Write It Sideways

Three Pitfalls of Foreshadowing

Today’s post is written by Amanda Bumgarner.

Two years ago I read Stephen King’s newest (at the time) novel, 11/22/63I was hesitant at first, not being a fan of horror and never having previously read one of King’s novels. But it came highly recommended from a friend I trusted, so I gave it a shot.

Thus began a week of reading, wherein I refused to put the book down even for a moment. It became one of my favorite reads of 2011, and it’s always one of the first books I mention when I’m asked for a recommendation.

However. (Doesn’t it seem like there’s always a however?)

I did find one sour note, and that was King’s tendency to use foreshadowing.

Often I come across authors who are using this literary device or that one, and when I suggest a change, they say, “But [insert name of famous author] does it!” Whether it’s Nicholas Sparks or J.K. Rowling or George R.R. Martin or Stephen King, the message is the same: if a famous author can do it, I can too.

My answer in these cases is this: just because they’re doing it doesn’t mean they should, and it certainly doesn’t mean you should.

Now, I’m not suggesting that you as an author aren’t allowed to bend or break the so-called rules of writing. But I do think that doing something just because a bestselling author does it isn’t a good excuse. Sometimes they shouldn’t be doing it either. Case in point: Stephen King’s use of foreshadowing in 11/22/63 (i.e., making reference to an event in the story that hasn’t already happened).

So let’s take a lesson from one of the most widely read fiction authors in history and look at three pitfalls of foreshadowing.

1. Excessive Use of Foreshadowing

Foreshadowing can be effective when used correctly, but one sure way to kill the mood is to foreshadow everything and tell nothing. Readers want the story to move; they want things to happen. And if the author is repeatedly saying things like, “Little did she know this would happen” or, “He could have no idea that would happen” but nothing actually does happen, then the book becomes all talk and no action.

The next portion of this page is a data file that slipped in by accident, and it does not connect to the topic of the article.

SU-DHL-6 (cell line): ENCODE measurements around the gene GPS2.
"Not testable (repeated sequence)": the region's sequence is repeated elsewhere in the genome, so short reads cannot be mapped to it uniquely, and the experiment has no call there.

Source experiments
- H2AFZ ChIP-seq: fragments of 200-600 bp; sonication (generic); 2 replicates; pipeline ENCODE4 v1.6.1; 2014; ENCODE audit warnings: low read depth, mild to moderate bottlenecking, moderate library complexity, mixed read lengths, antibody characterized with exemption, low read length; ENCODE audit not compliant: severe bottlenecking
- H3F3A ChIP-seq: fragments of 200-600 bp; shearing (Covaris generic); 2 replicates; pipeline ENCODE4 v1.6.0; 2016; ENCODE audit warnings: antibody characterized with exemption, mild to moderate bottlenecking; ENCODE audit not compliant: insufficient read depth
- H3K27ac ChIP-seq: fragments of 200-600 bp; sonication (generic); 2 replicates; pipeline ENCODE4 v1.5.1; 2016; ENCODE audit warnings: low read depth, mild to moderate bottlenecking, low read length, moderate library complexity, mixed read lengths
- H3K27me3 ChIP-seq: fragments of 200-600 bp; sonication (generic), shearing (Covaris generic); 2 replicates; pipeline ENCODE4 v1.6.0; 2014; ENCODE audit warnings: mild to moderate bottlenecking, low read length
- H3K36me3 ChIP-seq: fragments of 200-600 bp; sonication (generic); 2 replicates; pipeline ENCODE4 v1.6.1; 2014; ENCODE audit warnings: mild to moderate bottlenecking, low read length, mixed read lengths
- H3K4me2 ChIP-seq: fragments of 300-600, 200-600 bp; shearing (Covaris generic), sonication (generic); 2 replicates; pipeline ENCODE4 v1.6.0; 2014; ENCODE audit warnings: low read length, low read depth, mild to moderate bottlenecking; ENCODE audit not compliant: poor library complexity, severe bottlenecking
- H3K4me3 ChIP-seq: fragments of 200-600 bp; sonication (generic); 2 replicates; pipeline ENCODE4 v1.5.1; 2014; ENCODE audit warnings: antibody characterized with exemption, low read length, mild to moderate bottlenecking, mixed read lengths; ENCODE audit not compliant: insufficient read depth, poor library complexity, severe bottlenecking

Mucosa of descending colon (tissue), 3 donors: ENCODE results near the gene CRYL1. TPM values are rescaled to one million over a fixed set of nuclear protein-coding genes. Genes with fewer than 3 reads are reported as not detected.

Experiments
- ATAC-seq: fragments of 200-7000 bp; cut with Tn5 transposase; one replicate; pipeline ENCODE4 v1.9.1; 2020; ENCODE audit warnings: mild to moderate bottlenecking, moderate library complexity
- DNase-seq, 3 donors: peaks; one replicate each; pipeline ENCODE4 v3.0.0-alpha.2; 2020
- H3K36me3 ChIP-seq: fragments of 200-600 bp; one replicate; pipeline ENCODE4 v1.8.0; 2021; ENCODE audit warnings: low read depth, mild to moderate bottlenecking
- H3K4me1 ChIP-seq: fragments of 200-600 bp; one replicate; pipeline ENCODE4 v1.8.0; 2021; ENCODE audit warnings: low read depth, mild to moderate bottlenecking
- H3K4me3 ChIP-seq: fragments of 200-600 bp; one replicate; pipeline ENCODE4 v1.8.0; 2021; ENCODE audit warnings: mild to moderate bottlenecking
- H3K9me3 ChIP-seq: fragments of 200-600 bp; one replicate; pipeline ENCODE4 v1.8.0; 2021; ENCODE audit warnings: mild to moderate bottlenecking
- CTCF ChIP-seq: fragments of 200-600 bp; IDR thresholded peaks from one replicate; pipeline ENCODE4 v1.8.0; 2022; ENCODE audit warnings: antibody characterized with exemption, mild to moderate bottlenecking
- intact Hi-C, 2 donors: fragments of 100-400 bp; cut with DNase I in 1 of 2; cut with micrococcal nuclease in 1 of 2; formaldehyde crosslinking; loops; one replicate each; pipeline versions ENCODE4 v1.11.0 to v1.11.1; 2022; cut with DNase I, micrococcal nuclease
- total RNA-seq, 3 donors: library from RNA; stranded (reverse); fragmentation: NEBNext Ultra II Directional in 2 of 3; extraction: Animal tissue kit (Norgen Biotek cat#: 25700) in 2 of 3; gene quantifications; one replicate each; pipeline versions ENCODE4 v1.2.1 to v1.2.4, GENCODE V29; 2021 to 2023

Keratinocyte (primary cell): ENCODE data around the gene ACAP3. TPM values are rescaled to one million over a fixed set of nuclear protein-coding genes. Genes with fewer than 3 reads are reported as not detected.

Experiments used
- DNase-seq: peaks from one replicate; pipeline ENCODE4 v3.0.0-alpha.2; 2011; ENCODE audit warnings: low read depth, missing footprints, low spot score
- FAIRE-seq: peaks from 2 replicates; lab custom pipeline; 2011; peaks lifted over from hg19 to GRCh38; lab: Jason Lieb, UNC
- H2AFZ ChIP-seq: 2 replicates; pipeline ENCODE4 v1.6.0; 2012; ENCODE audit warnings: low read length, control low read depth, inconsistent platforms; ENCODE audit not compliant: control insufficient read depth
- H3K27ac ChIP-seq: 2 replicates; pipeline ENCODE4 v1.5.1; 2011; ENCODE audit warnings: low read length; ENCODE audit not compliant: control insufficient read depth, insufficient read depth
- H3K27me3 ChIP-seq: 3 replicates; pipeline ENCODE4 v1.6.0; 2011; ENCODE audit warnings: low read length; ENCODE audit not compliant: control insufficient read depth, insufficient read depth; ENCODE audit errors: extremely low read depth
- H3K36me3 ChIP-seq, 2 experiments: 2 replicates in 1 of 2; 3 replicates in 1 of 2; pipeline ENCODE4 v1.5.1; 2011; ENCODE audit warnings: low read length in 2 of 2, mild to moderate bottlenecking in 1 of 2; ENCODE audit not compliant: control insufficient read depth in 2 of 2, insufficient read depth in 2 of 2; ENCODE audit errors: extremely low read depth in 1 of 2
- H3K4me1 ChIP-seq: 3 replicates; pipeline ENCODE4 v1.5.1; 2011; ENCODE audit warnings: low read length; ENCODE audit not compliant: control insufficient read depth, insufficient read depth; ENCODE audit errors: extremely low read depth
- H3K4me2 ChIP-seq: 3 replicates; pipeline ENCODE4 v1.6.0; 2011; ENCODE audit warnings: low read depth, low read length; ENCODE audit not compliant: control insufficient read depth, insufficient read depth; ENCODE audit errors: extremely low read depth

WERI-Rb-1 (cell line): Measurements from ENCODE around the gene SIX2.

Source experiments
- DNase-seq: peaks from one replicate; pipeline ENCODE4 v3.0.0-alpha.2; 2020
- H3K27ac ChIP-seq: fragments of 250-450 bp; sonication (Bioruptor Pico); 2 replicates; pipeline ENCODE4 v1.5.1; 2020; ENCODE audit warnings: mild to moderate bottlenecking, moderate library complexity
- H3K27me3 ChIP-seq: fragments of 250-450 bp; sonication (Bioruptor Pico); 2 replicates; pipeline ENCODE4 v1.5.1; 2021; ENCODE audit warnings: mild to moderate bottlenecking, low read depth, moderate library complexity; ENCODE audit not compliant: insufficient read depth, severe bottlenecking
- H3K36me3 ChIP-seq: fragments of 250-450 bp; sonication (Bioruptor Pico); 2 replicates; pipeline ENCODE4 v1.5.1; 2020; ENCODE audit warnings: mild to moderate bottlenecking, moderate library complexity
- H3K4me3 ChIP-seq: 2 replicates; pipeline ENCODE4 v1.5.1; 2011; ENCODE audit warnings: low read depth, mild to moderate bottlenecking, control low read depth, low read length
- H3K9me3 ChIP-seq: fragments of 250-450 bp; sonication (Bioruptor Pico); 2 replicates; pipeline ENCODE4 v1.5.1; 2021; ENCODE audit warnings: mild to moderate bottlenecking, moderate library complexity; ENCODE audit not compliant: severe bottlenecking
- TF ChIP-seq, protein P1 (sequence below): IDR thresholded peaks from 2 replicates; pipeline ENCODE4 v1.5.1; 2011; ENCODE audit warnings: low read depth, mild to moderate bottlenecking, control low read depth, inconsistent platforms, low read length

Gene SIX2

Readers will become confused about the possibility of so many upcoming events and start wondering when said events are actually going to happen.

Excessive foreshadowing feeds into another pitfall . . .

2. Foreshadowing an Unimportant Event

Unfortunately, I felt like this happened more than once in 11/22/63The narrator would make a comment about an event that was to come, and I would wait and wait for it. When it finally arrived, it wasn’t anything to worry about, and I was left feeling let down and taken advantage of.

That’s why it’s best to foreshadow large events that will change a character’s life or change the direction of the plot.

For example: it would be ridiculous if an author foreshadowed what a character was going to eat for lunch. Unless, of course, the lunch ended up being important to the plot. Excessive foreshadowing is a precursor to foreshadowing unimportant events. Both will frustrate readers and cheapen your plot, harming your credibility to make a promise of a plot event to come and then actually deliver.

3. Foreshadowing Too Much

Foreshadowing too much is different from excessive foreshadowing in that the former refers to giving too much information so readers are no longer in suspense. I’ll borrow from another book I read a year or so ago: The Book Thief by Markus Zusak. I enjoyed this book a great deal, but one thing that bothered me was his use of foreshadowing to tell us early on that a certain character was going to die. There are different opinions about foreshadowing a character’s death, but in general it’s good practice to be careful about giving away too much information.

Foreshadowing a character’s death can be done well—for example, the prologue of Sara Gruen’s Water for Elephants (2006). But often I get frustrated when a death is spelled out for me so that I don’t have to wonder what’s going to happen.

Instead of being invested and suspenseful, it’s just a matter of when rather than what.

Foreshadowing can be a useful device and is often used well to add suspense and mystery to a plot, but it can go wrong when used incorrectly. Keeping in mind these three pitfalls will help you create foreshadowing that will engage readers until they’ve turned the last page.

Amanda Bumgarner is a freelance editor who loves helping writers make their publishing dreams come true. Follow her blog for weekly writing and editing tips, or find her on Twitter.